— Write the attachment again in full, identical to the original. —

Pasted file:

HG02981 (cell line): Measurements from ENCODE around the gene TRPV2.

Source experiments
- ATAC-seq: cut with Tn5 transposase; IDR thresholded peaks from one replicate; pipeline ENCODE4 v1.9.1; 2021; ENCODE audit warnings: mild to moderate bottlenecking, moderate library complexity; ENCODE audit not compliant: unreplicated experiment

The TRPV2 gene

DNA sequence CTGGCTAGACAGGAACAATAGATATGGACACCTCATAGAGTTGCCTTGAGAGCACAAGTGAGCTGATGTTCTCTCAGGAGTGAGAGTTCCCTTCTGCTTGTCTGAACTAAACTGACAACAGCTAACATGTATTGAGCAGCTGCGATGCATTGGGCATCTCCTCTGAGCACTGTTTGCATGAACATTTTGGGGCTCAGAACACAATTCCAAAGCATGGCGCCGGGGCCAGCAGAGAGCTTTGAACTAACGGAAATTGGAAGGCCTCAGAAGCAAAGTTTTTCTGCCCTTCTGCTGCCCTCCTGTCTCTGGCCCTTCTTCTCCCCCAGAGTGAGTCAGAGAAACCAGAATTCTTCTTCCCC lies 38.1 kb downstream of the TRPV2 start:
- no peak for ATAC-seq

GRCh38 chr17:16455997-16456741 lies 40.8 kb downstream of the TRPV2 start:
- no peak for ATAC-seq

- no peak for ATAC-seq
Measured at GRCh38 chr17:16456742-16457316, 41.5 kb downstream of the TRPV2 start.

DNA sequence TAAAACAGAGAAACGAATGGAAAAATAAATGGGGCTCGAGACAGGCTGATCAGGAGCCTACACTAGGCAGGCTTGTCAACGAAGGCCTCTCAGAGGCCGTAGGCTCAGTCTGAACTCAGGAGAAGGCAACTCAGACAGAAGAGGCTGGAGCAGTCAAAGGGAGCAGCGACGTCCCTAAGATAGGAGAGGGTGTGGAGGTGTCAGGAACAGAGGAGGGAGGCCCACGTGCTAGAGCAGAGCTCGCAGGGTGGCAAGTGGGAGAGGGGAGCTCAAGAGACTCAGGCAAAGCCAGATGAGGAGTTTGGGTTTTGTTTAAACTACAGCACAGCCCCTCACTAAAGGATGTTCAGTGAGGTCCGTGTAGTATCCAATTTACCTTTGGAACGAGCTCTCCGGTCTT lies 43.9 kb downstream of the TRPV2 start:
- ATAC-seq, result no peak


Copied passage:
HG02981 (cell line): Measurements from ENCODE around the gene TRPV2.

Source experiments
- ATAC-seq: cut with Tn5 transposase; IDR thresholded peaks from one replicate; pipeline ENCODE4 v1.9.1; 2021; ENCODE audit warnings: mild to moderate bottlenecking, moderate library complexity; ENCODE audit not compliant: unreplicated experiment

The TRPV2 gene

DNA sequence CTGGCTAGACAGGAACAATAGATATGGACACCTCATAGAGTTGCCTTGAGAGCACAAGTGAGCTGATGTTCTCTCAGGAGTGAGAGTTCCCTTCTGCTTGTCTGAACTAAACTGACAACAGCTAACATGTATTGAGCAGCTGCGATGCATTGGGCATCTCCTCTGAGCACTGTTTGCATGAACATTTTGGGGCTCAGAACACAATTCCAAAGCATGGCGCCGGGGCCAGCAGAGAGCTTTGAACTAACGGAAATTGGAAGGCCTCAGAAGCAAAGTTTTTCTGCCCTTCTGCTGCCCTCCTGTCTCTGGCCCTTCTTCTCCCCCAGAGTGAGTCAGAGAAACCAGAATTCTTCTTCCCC lies 38.1 kb downstream of the TRPV2 start:
- no peak for ATAC-seq

GRCh38 chr17:16455997-16456741 lies 40.8 kb downstream of the TRPV2 start:
- no peak for ATAC-seq

- no peak for ATAC-seq
Measured at GRCh38 chr17:16456742-16457316, 41.5 kb downstream of the TRPV2 start.

DNA sequence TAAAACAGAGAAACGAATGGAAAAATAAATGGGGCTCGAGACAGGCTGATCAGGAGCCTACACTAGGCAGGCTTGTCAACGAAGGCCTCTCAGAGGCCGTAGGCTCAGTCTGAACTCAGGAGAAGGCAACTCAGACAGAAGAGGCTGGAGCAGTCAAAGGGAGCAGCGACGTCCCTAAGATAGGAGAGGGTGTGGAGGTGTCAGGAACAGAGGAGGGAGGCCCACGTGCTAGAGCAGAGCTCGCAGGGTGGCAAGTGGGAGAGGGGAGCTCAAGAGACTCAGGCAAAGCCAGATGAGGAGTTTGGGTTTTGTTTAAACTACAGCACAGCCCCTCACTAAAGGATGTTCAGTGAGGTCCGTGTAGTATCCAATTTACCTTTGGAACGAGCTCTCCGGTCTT lies 43.9 kb downstream of the TRPV2 start:
- ATAC-seq, result no peak